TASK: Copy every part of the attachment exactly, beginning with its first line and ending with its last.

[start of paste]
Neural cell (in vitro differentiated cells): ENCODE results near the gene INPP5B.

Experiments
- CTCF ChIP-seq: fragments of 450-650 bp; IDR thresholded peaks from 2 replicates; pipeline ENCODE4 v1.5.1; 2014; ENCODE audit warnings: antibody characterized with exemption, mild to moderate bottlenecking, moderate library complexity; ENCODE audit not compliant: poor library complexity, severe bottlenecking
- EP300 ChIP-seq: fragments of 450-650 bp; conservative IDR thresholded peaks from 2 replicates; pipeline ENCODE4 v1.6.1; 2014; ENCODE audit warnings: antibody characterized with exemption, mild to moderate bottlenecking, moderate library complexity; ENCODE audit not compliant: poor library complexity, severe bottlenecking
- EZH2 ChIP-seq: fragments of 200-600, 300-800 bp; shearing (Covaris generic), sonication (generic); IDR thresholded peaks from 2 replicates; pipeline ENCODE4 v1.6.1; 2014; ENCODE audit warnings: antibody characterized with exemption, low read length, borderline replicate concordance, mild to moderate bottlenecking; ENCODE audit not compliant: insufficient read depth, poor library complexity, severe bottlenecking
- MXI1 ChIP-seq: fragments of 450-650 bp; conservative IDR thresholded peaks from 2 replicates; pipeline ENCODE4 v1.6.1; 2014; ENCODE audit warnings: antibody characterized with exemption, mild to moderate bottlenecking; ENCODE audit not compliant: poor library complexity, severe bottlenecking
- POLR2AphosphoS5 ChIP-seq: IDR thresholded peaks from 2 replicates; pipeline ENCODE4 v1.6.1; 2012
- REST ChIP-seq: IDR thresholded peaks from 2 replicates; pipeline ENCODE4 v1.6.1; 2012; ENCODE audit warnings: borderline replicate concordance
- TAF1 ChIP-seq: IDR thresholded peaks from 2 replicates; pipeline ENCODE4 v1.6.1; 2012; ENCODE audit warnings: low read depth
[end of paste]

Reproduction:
Neural cell (in vitro differentiated cells): ENCODE results near the gene INPP5B.

Experiments
- CTCF ChIP-seq: fragments of 450-650 bp; IDR thresholded peaks from 2 replicates; pipeline ENCODE4 v1.5.1; 2014; ENCODE audit warnings: antibody characterized with exemption, mild to moderate bottlenecking, moderate library complexity; ENCODE audit not compliant: poor library complexity, severe bottlenecking
- EP300 ChIP-seq: fragments of 450-650 bp; conservative IDR thresholded peaks from 2 replicates; pipeline ENCODE4 v1.6.1; 2014; ENCODE audit warnings: antibody characterized with exemption, mild to moderate bottlenecking, moderate library complexity; ENCODE audit not compliant: poor library complexity, severe bottlenecking
- EZH2 ChIP-seq: fragments of 200-600, 300-800 bp; shearing (Covaris generic), sonication (generic); IDR thresholded peaks from 2 replicates; pipeline ENCODE4 v1.6.1; 2014; ENCODE audit warnings: antibody characterized with exemption, low read length, borderline replicate concordance, mild to moderate bottlenecking; ENCODE audit not compliant: insufficient read depth, poor library complexity, severe bottlenecking
- MXI1 ChIP-seq: fragments of 450-650 bp; conservative IDR thresholded peaks from 2 replicates; pipeline ENCODE4 v1.6.1; 2014; ENCODE audit warnings: antibody characterized with exemption, mild to moderate bottlenecking; ENCODE audit not compliant: poor library complexity, severe bottlenecking
- POLR2AphosphoS5 ChIP-seq: IDR thresholded peaks from 2 replicates; pipeline ENCODE4 v1.6.1; 2012
- REST ChIP-seq: IDR thresholded peaks from 2 replicates; pipeline ENCODE4 v1.6.1; 2012; ENCODE audit warnings: borderline replicate concordance
- TAF1 ChIP-seq: IDR thresholded peaks from 2 replicates; pipeline ENCODE4 v1.6.1; 2012; ENCODE audit warnings: low read depth